Clojure does not perform tail call optimization on its own: when you have a tail recursive function and you want to have it optimized, you have to use the special form
recur. Similarly, if you have two mutually recursive functions, you can optimize them only by using
The Scala compiler is able to perform TCO for a recursive function, but not for two mutually recursive functions.
Whenever I have read about these limitations, they were always ascribed to some limitation intrinsic to the JVM model. I know pretty much nothing about compilers, but this puzzles me a bit. Let me take the example from
Programming Scala. Here the function
def approximate(guess: Double): Double = if (isGoodEnough(guess)) guess else approximate(improve(guess))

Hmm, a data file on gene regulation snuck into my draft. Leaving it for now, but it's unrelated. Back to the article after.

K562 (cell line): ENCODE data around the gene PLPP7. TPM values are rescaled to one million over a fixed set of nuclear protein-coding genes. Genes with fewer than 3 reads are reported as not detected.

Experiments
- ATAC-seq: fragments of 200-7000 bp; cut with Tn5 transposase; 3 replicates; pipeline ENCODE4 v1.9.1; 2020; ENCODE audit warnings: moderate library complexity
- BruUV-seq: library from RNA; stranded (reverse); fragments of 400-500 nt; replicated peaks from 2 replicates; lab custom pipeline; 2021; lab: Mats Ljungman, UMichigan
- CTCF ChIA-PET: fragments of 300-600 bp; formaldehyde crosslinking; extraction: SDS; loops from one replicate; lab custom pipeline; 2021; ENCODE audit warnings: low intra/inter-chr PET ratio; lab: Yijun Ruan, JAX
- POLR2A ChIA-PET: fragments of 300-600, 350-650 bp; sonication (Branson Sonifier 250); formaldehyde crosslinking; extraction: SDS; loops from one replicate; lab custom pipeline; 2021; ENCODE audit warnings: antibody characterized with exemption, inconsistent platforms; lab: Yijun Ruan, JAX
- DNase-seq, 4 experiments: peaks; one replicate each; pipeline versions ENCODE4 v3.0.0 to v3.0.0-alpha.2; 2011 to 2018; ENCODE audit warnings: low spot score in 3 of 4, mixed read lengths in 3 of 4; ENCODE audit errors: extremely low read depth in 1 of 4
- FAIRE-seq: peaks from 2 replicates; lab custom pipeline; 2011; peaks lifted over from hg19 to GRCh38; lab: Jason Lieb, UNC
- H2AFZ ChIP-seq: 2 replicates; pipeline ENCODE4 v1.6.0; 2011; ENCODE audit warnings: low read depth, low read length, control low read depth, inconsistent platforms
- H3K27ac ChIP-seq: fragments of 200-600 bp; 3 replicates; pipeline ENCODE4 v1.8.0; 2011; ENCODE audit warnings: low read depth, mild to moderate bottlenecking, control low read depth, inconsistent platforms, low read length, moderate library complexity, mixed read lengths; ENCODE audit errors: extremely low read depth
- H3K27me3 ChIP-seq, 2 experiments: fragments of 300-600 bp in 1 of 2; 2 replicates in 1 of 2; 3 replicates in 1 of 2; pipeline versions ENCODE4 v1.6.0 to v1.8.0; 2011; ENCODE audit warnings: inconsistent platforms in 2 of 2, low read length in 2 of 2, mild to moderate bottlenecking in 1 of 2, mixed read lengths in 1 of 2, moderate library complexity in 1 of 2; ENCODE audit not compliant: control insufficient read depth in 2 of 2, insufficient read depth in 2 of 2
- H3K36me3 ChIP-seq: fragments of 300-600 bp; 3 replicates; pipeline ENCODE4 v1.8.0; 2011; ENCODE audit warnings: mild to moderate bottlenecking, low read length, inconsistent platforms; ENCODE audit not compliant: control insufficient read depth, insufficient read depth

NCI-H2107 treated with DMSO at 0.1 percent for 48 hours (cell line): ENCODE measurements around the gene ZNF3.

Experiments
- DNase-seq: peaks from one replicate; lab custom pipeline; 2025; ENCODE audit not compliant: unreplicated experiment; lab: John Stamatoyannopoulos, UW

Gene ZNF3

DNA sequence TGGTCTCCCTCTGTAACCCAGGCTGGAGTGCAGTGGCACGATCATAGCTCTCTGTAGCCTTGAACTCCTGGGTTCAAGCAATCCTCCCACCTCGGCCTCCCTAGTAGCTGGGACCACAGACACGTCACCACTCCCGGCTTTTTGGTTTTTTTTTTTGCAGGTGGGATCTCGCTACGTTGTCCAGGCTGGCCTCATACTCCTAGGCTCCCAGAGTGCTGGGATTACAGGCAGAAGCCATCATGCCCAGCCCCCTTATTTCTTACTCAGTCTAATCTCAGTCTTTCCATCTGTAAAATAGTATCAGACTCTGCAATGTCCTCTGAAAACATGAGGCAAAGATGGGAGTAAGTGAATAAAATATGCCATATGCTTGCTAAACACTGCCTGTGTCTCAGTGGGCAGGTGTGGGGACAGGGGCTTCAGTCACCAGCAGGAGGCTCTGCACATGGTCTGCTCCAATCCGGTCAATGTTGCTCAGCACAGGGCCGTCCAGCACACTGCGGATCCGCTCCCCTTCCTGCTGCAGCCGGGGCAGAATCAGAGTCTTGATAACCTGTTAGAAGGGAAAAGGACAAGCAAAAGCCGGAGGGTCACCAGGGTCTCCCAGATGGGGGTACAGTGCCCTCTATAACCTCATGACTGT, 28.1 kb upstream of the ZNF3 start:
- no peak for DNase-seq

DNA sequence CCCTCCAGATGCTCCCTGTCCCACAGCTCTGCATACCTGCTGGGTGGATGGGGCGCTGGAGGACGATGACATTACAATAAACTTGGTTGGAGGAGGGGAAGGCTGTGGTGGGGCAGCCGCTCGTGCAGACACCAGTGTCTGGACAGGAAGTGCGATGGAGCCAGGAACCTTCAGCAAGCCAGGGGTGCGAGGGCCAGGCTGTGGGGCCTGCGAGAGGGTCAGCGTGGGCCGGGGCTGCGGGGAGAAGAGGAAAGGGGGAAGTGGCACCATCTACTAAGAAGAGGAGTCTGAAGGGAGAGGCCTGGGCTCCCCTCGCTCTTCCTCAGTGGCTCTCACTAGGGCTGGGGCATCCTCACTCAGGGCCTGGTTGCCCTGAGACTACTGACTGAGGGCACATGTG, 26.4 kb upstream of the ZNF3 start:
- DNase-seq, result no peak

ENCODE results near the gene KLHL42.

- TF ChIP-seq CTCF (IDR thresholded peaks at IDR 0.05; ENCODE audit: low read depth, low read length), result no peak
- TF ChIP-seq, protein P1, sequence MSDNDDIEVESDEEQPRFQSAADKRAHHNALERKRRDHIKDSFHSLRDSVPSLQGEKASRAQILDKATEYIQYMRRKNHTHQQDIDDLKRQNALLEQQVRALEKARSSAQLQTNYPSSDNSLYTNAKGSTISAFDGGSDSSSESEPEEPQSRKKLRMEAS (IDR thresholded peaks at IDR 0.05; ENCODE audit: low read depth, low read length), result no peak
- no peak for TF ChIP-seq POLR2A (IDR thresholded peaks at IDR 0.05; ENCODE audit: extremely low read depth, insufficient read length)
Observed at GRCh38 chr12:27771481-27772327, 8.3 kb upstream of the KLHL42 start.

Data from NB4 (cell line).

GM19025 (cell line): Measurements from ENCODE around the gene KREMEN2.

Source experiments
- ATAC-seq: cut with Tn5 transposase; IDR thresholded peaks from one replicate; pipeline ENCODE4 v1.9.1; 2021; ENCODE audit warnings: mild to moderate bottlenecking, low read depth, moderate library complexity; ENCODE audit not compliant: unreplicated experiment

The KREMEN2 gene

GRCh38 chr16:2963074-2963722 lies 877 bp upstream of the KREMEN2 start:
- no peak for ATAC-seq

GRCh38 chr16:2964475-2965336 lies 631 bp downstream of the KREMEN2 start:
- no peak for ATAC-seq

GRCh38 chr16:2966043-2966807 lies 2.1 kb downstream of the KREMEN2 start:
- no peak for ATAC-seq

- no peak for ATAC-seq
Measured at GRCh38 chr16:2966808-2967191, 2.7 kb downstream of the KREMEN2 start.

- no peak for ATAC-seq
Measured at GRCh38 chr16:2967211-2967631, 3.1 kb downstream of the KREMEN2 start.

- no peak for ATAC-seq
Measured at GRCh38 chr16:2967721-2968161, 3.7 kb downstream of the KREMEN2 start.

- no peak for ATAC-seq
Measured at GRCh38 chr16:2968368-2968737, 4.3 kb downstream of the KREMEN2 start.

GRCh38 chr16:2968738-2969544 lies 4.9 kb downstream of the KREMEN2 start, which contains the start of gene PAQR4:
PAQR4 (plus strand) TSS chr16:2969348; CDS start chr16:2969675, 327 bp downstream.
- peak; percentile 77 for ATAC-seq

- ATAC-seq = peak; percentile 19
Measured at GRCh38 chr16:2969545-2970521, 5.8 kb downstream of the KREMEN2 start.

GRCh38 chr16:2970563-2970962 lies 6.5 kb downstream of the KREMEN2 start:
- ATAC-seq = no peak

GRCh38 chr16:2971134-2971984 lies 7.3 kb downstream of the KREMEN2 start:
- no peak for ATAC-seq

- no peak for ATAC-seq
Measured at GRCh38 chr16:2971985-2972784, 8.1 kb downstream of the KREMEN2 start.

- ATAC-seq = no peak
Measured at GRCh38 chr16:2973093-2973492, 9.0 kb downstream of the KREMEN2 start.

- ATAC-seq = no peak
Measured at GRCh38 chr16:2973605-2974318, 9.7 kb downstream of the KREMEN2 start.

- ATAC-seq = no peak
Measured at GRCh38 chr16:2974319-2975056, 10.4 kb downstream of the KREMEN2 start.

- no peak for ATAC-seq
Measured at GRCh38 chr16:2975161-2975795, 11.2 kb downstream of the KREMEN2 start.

is translated into
0: aload_0 1: astore_3 2: aload_0 3: dload_1 4: invokevirtual #24; //Method isGoodEnough:(D)Z 7: ifeq 10: dload_1 11: dreturn 12: aload_0 13: dload_1 14: invokevirtual #27; //Method improve:(D)D 17: dstore_1 18: goto 2
So, at the bytecode level, one just needs
goto. In this case, in fact, the hard work is done by the compiler.
What facility of the underlying virtual machine would allow the compiler to handle TCO more easily?
As a side note, I would not expect actual machines to be much smarter than the JVM. Still, many languages that compile to native code, such as Haskell, do not seem to have issues with optimizing tail calls (well, Haskell can have sometimes due to laziness, but that is another issue).